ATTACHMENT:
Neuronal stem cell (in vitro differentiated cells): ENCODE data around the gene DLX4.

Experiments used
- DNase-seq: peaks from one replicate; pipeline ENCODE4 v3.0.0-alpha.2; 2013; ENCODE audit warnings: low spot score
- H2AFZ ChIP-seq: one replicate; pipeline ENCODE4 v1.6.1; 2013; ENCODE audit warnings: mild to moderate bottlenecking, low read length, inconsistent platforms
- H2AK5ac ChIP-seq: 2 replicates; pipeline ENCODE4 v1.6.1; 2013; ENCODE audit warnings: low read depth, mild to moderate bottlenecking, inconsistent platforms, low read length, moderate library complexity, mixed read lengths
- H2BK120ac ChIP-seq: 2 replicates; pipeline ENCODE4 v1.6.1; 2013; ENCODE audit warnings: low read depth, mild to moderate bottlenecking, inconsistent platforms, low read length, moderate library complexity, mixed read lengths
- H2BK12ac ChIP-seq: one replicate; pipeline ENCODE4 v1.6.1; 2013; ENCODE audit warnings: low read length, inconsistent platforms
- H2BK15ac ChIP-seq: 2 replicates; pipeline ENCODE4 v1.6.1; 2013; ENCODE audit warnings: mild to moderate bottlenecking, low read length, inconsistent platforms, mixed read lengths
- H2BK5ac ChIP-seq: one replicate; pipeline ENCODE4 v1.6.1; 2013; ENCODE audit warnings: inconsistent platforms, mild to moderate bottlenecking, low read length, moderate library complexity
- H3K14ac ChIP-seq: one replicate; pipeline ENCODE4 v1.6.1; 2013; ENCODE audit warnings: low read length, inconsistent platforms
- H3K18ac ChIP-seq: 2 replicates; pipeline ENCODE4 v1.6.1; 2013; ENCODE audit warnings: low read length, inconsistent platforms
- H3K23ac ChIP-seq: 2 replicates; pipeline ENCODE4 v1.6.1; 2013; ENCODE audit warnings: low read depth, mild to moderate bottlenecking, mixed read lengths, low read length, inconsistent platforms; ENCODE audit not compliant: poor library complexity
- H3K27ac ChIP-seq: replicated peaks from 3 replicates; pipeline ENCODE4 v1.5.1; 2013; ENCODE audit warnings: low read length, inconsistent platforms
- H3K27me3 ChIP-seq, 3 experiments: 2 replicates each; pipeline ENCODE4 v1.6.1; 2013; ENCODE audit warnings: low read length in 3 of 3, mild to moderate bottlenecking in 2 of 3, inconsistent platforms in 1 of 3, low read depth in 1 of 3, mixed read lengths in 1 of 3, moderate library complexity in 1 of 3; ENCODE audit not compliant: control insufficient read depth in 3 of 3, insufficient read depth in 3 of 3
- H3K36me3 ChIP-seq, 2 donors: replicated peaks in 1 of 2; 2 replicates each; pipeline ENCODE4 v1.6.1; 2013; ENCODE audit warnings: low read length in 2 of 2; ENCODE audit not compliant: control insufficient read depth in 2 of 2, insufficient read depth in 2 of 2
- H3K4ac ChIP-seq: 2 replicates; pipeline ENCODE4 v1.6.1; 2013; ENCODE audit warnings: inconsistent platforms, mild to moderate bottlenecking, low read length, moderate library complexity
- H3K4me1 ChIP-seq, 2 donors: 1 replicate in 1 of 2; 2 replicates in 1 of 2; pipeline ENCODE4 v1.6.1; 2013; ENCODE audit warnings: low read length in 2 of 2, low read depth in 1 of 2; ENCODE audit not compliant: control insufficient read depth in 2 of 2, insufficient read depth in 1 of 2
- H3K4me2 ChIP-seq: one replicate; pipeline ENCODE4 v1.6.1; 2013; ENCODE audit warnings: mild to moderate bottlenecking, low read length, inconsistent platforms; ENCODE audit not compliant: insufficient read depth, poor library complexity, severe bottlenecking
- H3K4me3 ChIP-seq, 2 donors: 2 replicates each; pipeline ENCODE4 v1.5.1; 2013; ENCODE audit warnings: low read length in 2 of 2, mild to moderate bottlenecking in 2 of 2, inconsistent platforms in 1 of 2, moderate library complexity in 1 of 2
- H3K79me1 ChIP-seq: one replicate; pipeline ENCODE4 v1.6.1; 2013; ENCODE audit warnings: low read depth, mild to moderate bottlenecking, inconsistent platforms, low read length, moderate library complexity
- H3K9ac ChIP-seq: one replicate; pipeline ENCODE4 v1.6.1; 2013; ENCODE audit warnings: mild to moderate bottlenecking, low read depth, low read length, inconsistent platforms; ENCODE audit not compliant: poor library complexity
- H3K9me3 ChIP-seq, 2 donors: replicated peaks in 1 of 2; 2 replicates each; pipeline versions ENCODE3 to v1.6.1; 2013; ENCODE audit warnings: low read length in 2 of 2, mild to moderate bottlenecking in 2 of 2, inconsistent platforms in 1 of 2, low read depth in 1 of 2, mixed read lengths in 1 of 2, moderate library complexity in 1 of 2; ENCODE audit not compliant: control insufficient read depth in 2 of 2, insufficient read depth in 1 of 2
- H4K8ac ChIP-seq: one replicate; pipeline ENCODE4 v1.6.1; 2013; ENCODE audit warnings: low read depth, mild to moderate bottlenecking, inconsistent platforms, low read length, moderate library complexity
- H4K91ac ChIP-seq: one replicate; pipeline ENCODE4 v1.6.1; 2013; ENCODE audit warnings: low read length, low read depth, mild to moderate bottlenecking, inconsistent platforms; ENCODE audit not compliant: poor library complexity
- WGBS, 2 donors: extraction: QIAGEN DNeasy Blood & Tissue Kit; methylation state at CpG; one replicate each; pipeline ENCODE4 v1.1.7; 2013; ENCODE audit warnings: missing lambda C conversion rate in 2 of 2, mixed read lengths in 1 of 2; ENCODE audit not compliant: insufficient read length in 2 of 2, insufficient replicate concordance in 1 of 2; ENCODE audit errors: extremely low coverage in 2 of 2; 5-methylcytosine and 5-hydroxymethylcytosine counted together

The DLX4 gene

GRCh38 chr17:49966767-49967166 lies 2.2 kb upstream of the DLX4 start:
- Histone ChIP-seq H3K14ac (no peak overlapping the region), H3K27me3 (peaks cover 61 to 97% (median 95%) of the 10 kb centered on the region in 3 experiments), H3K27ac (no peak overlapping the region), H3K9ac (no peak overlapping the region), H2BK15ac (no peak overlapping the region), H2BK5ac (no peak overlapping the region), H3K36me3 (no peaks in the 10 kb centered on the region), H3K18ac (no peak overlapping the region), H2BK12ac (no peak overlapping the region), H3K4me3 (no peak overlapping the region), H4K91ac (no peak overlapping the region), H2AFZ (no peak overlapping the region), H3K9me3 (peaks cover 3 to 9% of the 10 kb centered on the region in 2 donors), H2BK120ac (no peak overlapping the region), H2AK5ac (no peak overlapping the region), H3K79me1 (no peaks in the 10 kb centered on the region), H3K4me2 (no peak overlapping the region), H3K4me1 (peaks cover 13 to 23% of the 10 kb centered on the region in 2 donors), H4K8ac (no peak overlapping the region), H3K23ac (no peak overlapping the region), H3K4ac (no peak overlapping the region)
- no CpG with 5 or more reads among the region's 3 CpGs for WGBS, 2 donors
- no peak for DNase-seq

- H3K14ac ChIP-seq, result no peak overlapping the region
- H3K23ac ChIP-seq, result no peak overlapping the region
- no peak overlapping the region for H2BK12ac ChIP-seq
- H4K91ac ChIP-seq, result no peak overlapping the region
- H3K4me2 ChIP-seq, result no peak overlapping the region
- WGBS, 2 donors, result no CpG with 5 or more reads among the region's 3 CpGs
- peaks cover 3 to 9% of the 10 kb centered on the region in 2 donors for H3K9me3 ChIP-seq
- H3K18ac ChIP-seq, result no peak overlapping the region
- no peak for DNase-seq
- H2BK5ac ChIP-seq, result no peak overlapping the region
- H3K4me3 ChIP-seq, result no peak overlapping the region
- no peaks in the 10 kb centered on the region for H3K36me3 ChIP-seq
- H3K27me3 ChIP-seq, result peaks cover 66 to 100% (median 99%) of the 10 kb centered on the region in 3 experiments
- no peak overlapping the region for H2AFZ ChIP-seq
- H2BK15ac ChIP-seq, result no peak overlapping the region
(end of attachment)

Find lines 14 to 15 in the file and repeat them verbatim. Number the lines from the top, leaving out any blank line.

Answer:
- H3K27me3 ChIP-seq, 3 experiments: 2 replicates each; pipeline ENCODE4 v1.6.1; 2013; ENCODE audit warnings: low read length in 3 of 3, mild to moderate bottlenecking in 2 of 3, inconsistent platforms in 1 of 3, low read depth in 1 of 3, mixed read lengths in 1 of 3, moderate library complexity in 1 of 3; ENCODE audit not compliant: control insufficient read depth in 3 of 3, insufficient read depth in 3 of 3
- H3K36me3 ChIP-seq, 2 donors: replicated peaks in 1 of 2; 2 replicates each; pipeline ENCODE4 v1.6.1; 2013; ENCODE audit warnings: low read length in 2 of 2; ENCODE audit not compliant: control insufficient read depth in 2 of 2, insufficient read depth in 2 of 2